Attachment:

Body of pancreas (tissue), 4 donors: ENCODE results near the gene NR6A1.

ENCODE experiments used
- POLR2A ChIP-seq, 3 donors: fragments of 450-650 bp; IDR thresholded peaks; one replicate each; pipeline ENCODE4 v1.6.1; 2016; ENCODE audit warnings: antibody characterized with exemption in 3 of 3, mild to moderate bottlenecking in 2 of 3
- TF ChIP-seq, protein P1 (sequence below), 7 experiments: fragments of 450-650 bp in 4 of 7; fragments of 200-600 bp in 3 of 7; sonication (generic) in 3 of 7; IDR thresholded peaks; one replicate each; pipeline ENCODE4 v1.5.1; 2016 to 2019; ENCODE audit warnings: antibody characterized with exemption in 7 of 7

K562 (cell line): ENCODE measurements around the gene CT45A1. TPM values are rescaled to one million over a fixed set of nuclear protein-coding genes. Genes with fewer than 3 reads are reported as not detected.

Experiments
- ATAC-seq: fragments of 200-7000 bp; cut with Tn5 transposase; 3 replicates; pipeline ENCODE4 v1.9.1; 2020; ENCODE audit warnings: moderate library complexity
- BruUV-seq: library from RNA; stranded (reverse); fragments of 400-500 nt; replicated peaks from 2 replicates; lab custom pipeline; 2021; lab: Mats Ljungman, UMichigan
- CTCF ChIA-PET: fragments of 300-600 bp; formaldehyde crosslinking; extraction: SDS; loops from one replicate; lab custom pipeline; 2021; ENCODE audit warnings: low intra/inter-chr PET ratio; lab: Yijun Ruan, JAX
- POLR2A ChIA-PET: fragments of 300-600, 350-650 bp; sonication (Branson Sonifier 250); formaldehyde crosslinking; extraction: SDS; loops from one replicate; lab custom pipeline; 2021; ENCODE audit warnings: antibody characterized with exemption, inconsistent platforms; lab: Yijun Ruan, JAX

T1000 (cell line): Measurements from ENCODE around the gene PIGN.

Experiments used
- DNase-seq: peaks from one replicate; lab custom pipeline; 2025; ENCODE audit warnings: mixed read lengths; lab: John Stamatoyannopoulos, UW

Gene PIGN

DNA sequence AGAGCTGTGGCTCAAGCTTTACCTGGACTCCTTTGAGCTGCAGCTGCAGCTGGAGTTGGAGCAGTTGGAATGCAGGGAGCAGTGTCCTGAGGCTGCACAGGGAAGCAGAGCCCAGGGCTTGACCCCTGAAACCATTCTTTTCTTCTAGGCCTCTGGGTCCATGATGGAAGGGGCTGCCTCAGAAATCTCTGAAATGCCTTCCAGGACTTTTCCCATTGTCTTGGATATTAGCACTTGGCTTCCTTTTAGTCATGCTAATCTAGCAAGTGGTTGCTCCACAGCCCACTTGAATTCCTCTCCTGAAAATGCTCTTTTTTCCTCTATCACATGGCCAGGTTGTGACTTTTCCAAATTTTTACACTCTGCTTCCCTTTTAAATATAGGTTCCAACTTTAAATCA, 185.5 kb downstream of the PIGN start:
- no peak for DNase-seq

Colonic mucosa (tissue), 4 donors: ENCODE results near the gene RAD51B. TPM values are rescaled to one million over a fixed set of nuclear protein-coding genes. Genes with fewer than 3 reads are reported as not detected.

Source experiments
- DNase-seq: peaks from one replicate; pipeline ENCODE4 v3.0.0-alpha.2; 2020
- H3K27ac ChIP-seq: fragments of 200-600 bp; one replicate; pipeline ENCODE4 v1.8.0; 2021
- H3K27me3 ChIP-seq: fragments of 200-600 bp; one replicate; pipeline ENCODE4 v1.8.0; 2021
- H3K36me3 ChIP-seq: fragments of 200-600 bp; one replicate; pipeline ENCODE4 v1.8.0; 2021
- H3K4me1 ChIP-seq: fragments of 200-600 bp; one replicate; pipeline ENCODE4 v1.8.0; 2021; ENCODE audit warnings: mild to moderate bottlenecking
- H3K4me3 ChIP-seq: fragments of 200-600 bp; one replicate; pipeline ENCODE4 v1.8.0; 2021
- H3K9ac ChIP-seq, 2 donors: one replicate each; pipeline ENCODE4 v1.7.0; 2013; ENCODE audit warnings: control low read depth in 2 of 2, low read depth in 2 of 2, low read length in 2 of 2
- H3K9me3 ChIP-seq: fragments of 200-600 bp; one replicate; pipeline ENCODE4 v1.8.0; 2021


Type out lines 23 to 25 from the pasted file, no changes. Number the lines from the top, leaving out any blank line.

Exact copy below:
- H3K4me1 ChIP-seq: fragments of 200-600 bp; one replicate; pipeline ENCODE4 v1.8.0; 2021; ENCODE audit warnings: mild to moderate bottlenecking
- H3K4me3 ChIP-seq: fragments of 200-600 bp; one replicate; pipeline ENCODE4 v1.8.0; 2021
- H3K9ac ChIP-seq, 2 donors: one replicate each; pipeline ENCODE4 v1.7.0; 2013; ENCODE audit warnings: control low read depth in 2 of 2, low read depth in 2 of 2, low read length in 2 of 2